Mary: “I can’t text, you know, I’m not charming via text.”Anna: “Well maybe you should just stop texting.”
Mary: “But it’s not just texting, it’s email, it’s voicemail, it’s snail mail…”
Anna: “That’s regular mail.”
Mary: “Whatever, none of it’s working. I had this guy leave me a voicemail at work, so I called him at home, and then he emailed me to my blackberry, and so I texted to his cell and then he emailed me to my home account and the whole thing just got out of control… and I miss the days where you had one phone number and one answering machine, and that one answering machine housed one cassette tape and that one cassette tape either had a message from the guy or it didn’t. And now you have to go around checking all these different portals just to get rejected by seven different technologies. It’s exhausting.”
In 2009, He’s Just Not That Into You changed many women’s perspectives on what it means to “date” a man–or at least mine. In the film, Mary, played by Drew Barrymore, grapples with the numerous channels of communication that she has to worry about when choosing to interact in the social sphere.
Today, the idea of a home phone or an answering machine with a cassette tape is now a distant memory, and instead has been replaced by social interaction portals such as Facebook, Twitter, Instagram, Foursquare, Snapchat, Pinterest, Tumblr, Vine, LinkedIn, Tinder… the list goes on as new websites and apps are being developed daily. (Mary is breaking out in a nervous sweat.)
For millennials, the content produced on these social platforms becomes the paint you use to brand to the outside world. Each post, picture, tweet or snap must be carefully crafted to build and support your personal brand. (Mary is becoming short of breath.)
Not only do millennials feel that they have to create content but also aggregate existing content that supports their brand. They have to interact with friends in an on-brand manner and perhaps the most hairy of all, distinguish which pieces of content belong on which platforms, and on which platforms to share content and when. Talk about exhausting. (Mary is now having a full on panic attack.)
Ladies: You’re at brunch with your girlfriends for Katy’s birthday and you take a group photo.
Gentlemen: You’re at a Rangers game with your bros. Do you:
A) Facebook a photo
B) Instagram a photo (make sure you pick the right filter though and the right hashtag)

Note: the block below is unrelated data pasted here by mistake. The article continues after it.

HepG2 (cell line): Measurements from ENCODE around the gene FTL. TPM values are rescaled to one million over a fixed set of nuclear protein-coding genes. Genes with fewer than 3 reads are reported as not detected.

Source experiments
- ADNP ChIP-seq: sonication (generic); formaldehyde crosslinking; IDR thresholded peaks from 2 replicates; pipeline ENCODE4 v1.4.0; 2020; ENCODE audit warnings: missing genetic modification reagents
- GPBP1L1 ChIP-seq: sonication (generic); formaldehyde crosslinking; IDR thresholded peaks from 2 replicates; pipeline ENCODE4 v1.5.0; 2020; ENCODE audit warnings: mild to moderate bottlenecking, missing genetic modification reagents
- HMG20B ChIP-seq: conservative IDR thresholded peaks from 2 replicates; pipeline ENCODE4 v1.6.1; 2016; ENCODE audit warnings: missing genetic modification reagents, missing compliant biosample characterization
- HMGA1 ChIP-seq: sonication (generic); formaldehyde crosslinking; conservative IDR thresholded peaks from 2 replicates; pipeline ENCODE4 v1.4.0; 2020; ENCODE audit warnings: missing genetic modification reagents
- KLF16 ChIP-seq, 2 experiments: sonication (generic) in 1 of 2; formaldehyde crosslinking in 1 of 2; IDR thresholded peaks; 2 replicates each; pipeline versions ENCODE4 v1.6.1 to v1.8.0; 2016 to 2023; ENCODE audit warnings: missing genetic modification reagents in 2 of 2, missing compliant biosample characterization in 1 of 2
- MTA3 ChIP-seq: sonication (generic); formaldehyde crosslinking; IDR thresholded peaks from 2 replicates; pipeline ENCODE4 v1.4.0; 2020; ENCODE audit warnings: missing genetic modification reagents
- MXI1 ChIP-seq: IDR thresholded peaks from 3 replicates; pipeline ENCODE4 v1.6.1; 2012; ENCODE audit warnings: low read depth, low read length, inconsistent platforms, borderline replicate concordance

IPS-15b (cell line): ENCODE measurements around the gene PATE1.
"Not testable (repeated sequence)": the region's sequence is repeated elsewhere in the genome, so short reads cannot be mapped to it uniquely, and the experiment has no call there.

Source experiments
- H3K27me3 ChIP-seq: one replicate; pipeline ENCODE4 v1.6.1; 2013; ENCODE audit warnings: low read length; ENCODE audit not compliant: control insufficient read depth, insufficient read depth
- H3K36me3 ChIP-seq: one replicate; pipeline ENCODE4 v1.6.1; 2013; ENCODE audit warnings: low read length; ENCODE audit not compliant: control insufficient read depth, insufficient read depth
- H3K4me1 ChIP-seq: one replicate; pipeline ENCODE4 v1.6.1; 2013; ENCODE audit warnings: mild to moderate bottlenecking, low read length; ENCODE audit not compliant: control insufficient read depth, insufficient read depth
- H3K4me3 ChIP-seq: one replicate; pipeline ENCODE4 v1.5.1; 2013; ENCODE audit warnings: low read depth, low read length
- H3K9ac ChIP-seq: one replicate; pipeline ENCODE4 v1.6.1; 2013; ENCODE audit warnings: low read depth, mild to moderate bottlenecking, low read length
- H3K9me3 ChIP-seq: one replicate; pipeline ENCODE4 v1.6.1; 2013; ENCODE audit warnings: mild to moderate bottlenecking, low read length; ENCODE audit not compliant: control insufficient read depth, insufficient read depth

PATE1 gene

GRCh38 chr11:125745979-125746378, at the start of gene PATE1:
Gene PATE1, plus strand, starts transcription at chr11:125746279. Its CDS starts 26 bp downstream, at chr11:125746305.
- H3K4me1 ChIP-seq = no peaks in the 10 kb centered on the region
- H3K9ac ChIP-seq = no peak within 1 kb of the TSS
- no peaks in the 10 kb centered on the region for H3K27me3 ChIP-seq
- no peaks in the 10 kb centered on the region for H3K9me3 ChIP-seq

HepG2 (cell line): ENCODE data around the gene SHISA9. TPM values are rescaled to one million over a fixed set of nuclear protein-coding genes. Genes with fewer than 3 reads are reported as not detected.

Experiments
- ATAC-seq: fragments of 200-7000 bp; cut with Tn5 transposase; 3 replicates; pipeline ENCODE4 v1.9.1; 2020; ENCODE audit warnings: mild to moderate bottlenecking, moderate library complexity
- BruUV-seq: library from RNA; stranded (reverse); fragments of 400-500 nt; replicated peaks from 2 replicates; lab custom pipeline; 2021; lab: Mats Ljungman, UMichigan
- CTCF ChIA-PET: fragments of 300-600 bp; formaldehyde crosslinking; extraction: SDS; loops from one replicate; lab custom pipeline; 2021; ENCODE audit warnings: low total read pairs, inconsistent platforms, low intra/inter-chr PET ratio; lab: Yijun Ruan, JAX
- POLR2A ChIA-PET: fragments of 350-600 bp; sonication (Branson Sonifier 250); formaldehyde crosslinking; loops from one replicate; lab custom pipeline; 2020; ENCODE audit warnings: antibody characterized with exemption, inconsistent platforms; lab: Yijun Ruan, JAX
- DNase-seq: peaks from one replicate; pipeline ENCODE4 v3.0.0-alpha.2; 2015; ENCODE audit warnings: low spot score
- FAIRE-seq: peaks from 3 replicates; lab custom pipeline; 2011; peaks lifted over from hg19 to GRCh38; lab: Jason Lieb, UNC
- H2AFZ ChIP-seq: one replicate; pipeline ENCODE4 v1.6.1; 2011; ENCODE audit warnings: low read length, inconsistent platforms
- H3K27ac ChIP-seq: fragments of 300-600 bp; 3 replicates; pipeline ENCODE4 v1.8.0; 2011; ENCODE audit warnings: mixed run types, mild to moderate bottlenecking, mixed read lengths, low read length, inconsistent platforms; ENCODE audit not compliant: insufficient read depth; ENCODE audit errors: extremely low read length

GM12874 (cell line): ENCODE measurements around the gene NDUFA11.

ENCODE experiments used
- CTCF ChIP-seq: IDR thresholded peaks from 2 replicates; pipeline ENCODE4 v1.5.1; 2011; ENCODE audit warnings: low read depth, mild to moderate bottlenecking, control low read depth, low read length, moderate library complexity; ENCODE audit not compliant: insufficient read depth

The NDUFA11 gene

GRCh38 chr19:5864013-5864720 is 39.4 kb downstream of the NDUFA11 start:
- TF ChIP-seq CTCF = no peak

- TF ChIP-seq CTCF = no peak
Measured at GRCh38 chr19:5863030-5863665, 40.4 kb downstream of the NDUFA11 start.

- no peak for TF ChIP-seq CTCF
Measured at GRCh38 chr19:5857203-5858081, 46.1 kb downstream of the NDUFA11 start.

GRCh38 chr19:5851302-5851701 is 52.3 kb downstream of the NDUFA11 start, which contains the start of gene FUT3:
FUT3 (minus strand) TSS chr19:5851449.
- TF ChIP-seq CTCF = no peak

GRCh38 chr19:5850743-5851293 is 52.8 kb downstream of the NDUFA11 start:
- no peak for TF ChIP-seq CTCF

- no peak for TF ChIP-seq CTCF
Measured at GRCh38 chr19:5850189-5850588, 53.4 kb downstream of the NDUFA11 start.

C) Tweet the photo
D) Snapchat a photo
E) A & B – if this is your choice, will you tag your friends via Instagram or Facebook (this matters, because handles aren’t the same for both)
F) A, B & C – same hashtag dilemma as E
G) B & C – again, see E’s dilemma
H) All of the above
You’re reading Slate and come across a phenomenal write-up about the latest True Detective episode. Do you:
A) Post to Facebook
a. Via Slate
b. On your own – do you really want the Slate caption?
c. Tag your True Detective fanatic friends
d. Write a witty caption or just post the article and let is speak for itself
B) Tweet the article (All options from question A apply)
C) Tumble on Tumblr
D) A & B – don’t forget to consider all of the sub-options from A and B
E) All of the above – that’s right, the possibilities are endless
You are on your lunch break and happen to see Beyoncé, Jay-Z AND Blue Ivy taking a walk through Madison Square Park. The actually agree to take a photo with you (just go with it). Do you:
A) Post to Facebook
B) WHO ARE YOU KIDDING? You are posting this to every single social media site you are on—even the ones you haven’t been on in ages—and watch your Klout score rise.
I’m with Mary. There are far too many portals, choices and things to consider. Yet, I admit that I Instagrammed a picture of the sunrise in Brooklyn this morning (I did not however link it to any other form of social media–do with that what you will). Since everything you do online is a reflection of who you are, there is much to consider when engaging in social media. At the same time, the importance of having a defined “personal brand persona” is becoming more important as technology becomes the dominant form of communication. To not engage is to not have a brand and in turn, become obsolete in the social sphere, a millennial’s worst nightmare. So we continue to put more importance on choosing the right Instagram filter than we do paying off our credit card bills, and we get more excitement from the popularity of our posts than we do free healthcare.